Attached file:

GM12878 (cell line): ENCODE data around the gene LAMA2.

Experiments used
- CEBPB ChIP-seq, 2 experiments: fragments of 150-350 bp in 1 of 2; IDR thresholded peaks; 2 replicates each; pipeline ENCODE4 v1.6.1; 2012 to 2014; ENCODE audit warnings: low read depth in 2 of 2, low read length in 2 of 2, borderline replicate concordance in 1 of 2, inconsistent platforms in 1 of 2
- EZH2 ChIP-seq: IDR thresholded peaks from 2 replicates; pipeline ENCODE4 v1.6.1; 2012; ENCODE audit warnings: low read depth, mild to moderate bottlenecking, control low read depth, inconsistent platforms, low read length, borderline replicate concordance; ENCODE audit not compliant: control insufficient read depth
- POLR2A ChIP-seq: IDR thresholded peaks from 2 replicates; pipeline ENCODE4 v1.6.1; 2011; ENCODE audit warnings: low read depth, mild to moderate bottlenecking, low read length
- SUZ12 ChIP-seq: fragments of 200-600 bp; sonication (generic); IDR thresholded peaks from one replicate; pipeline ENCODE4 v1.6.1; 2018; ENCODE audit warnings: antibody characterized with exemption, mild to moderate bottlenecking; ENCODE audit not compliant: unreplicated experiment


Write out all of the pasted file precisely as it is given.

GM12878 (cell line): ENCODE data around the gene LAMA2.

Experiments used
- CEBPB ChIP-seq, 2 experiments: fragments of 150-350 bp in 1 of 2; IDR thresholded peaks; 2 replicates each; pipeline ENCODE4 v1.6.1; 2012 to 2014; ENCODE audit warnings: low read depth in 2 of 2, low read length in 2 of 2, borderline replicate concordance in 1 of 2, inconsistent platforms in 1 of 2
- EZH2 ChIP-seq: IDR thresholded peaks from 2 replicates; pipeline ENCODE4 v1.6.1; 2012; ENCODE audit warnings: low read depth, mild to moderate bottlenecking, control low read depth, inconsistent platforms, low read length, borderline replicate concordance; ENCODE audit not compliant: control insufficient read depth
- POLR2A ChIP-seq: IDR thresholded peaks from 2 replicates; pipeline ENCODE4 v1.6.1; 2011; ENCODE audit warnings: low read depth, mild to moderate bottlenecking, low read length
- SUZ12 ChIP-seq: fragments of 200-600 bp; sonication (generic); IDR thresholded peaks from one replicate; pipeline ENCODE4 v1.6.1; 2018; ENCODE audit warnings: antibody characterized with exemption, mild to moderate bottlenecking; ENCODE audit not compliant: unreplicated experiment